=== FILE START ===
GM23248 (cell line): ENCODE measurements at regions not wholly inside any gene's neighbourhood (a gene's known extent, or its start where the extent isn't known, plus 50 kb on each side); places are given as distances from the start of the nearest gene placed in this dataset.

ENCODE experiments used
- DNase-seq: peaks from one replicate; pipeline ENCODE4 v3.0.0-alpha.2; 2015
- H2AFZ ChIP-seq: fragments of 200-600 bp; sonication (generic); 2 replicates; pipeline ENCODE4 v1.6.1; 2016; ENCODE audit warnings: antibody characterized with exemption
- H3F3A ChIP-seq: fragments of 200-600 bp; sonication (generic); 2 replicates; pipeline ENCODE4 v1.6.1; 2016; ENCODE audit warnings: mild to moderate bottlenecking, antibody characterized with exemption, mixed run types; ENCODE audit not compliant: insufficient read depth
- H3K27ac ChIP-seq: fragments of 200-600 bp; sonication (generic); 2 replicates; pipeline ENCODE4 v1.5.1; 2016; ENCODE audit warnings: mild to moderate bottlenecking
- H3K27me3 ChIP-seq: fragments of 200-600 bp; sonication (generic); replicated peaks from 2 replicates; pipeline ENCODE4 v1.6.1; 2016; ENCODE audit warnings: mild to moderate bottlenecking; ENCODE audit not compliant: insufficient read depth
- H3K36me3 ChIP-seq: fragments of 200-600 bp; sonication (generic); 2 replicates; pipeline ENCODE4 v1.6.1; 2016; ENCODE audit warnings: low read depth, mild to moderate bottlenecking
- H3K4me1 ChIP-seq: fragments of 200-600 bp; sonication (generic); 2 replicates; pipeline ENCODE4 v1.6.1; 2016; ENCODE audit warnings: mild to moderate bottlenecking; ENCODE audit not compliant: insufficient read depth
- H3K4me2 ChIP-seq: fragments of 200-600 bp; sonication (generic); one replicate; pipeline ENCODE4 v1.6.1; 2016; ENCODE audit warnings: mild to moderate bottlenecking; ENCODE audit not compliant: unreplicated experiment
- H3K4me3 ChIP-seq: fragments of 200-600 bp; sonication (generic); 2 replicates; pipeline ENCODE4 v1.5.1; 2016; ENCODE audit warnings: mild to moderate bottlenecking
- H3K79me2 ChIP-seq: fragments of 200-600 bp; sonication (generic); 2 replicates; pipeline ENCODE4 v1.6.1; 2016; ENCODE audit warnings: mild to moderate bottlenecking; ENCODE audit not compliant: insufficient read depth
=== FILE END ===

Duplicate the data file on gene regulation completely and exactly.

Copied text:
GM23248 (cell line): ENCODE measurements at regions not wholly inside any gene's neighbourhood (a gene's known extent, or its start where the extent isn't known, plus 50 kb on each side); places are given as distances from the start of the nearest gene placed in this dataset.

ENCODE experiments used
- DNase-seq: peaks from one replicate; pipeline ENCODE4 v3.0.0-alpha.2; 2015
- H2AFZ ChIP-seq: fragments of 200-600 bp; sonication (generic); 2 replicates; pipeline ENCODE4 v1.6.1; 2016; ENCODE audit warnings: antibody characterized with exemption
- H3F3A ChIP-seq: fragments of 200-600 bp; sonication (generic); 2 replicates; pipeline ENCODE4 v1.6.1; 2016; ENCODE audit warnings: mild to moderate bottlenecking, antibody characterized with exemption, mixed run types; ENCODE audit not compliant: insufficient read depth
- H3K27ac ChIP-seq: fragments of 200-600 bp; sonication (generic); 2 replicates; pipeline ENCODE4 v1.5.1; 2016; ENCODE audit warnings: mild to moderate bottlenecking
- H3K27me3 ChIP-seq: fragments of 200-600 bp; sonication (generic); replicated peaks from 2 replicates; pipeline ENCODE4 v1.6.1; 2016; ENCODE audit warnings: mild to moderate bottlenecking; ENCODE audit not compliant: insufficient read depth
- H3K36me3 ChIP-seq: fragments of 200-600 bp; sonication (generic); 2 replicates; pipeline ENCODE4 v1.6.1; 2016; ENCODE audit warnings: low read depth, mild to moderate bottlenecking
- H3K4me1 ChIP-seq: fragments of 200-600 bp; sonication (generic); 2 replicates; pipeline ENCODE4 v1.6.1; 2016; ENCODE audit warnings: mild to moderate bottlenecking; ENCODE audit not compliant: insufficient read depth
- H3K4me2 ChIP-seq: fragments of 200-600 bp; sonication (generic); one replicate; pipeline ENCODE4 v1.6.1; 2016; ENCODE audit warnings: mild to moderate bottlenecking; ENCODE audit not compliant: unreplicated experiment
- H3K4me3 ChIP-seq: fragments of 200-600 bp; sonication (generic); 2 replicates; pipeline ENCODE4 v1.5.1; 2016; ENCODE audit warnings: mild to moderate bottlenecking
- H3K79me2 ChIP-seq: fragments of 200-600 bp; sonication (generic); 2 replicates; pipeline ENCODE4 v1.6.1; 2016; ENCODE audit warnings: mild to moderate bottlenecking; ENCODE audit not compliant: insufficient read depth